At the root, solitude provides us the simple yet sublime opportunity to enjoy the satisfaction of being an individual; that is to feel and to exist. So, with a bit of moxie, we can grow less suspicious of solitude and maybe eventually learn to surrender to it.

Let Sovereignty Reign

Let the statues crumble, you have always been the place.

Sarah Kay, poet

Whether you’ve been suspicious of solitude because you don’t have the time, or because it feels awkward, or because it could potentially dampen your social capital or a combination of factors, it’s worth asking ourselves if anything could be more important and precious than attending to our inner life and nurturing inner wellness. Further, which factors have been posing as distractions from valued time from self? When we challenge ourselves with these questions, we may find that once we release the perception of busyness, fear of awkwardness, and pressure of social relevance, what we have left is our deserving, interesting inner self longing for some quality time. This type of inner-intimacy takes practice but is invaluable.

Here are 3 key benefits of being alone that I think we should all take into consideration:

  1. The opportunity to self-wean from compulsive sociability: Otherwise known as Fear of Missing Out, or FOMO to millennials. This is the addiction to news, events, and trends that are often used to consistently fill what is perceived as a void left by aloneness. Practicing solitude can balance or restructure our relationship with social media. Additionally, it can temper the sting of loneliness because you are no longer reaching for socialization from a deficit perspective.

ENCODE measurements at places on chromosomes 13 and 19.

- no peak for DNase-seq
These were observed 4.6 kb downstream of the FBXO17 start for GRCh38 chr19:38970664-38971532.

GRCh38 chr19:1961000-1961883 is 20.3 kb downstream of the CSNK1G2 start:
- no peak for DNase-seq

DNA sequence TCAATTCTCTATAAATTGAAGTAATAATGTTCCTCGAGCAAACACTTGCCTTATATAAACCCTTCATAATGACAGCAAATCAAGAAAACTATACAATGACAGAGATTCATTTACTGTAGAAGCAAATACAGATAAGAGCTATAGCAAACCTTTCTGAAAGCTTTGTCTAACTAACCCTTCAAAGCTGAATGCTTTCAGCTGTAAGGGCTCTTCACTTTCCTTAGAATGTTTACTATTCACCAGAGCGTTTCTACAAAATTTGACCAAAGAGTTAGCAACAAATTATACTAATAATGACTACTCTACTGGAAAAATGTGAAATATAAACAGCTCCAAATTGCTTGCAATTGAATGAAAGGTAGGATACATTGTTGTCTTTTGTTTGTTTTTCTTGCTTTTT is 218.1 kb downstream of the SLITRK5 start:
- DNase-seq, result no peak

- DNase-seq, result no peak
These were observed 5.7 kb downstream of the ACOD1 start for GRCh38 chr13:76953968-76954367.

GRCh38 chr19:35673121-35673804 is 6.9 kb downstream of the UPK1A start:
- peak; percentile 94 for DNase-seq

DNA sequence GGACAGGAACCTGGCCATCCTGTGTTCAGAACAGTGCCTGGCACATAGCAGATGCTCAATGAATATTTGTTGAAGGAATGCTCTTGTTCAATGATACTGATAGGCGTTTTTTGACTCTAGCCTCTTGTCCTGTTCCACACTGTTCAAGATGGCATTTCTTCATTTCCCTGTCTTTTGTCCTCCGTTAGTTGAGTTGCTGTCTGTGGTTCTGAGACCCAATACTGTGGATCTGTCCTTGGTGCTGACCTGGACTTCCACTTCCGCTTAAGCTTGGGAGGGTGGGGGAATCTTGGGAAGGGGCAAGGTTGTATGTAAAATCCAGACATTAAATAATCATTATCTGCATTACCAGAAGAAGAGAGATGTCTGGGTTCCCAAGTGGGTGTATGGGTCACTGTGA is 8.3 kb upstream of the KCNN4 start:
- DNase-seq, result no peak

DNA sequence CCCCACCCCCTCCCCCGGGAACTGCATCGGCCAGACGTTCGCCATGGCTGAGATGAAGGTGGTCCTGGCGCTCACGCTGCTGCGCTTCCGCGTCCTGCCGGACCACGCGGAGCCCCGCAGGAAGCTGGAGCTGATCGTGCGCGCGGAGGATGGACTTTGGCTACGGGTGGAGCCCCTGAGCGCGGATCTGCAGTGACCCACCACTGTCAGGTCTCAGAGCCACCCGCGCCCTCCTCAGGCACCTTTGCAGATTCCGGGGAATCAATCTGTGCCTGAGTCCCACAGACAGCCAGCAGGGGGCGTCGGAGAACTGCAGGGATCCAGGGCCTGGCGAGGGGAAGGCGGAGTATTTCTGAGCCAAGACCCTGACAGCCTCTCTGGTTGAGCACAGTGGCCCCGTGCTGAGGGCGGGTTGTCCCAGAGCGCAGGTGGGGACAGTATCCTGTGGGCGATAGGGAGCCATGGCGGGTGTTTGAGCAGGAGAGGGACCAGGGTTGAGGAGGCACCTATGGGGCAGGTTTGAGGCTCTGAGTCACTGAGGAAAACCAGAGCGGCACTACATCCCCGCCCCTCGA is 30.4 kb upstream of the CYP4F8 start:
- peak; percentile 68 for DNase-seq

2. Become more deeply connected to others: Now this may sound oxymoronic, but practicing solitude helps rebuild a truer sense of community. While loneliness is typically generated from a lack of connectedness, intentionally spending time alone helps us redefine our intrapersonal ethics, explore our emotional vulnerabilities, and thus create more intimate and enduring relationships with others. Davies (1996) concluded, “The practice of solitude is conceived as directly impacting social relationships, by deepening them, and making them more real and less superfluous”.
  3. Develop impeccable discernment: Perceiving alone time as good and useful while practicing it, allows us to flex our self-awareness muscle. When we are aware of ourselves, how we think, what matters to us, and how we manage our morality, we gain a sense of clarity around our own authenticity. It then becomes easier to make gut decisions that we feel good about.

Tanya Davis, the author of How To Be Alone, collaborated with a talented illustrator to beautifully animate her poem. This poem highlights several opportunities to put solitude into practice, how to manage anxiety around it, as well as how to revel in the joy of it. I invite you to watch, listen to, giggle at, and chew on the warm, fuzzy message she sends.

If we give ourselves the opportunity for solitude, we can free ourselves from FOMO. We can allow our true selves to unfold and deepen our meaningful relationships. Ultimately, we can better navigate our internal world; where our imagination and creativity can blossom and flourish. What’s more, we can explore and reconnect with our discerning intuition. A source that requires our silence and deserves our undivided attention.

The content found on is provided for informational and educational purposes only. Absolutely no content to be found on is intended to serve as a substitute for the diagnosing, examining, and/or treatment performed by a qualified health professional. To learn more about our policies, please click here.

Related posts

Leave a Reply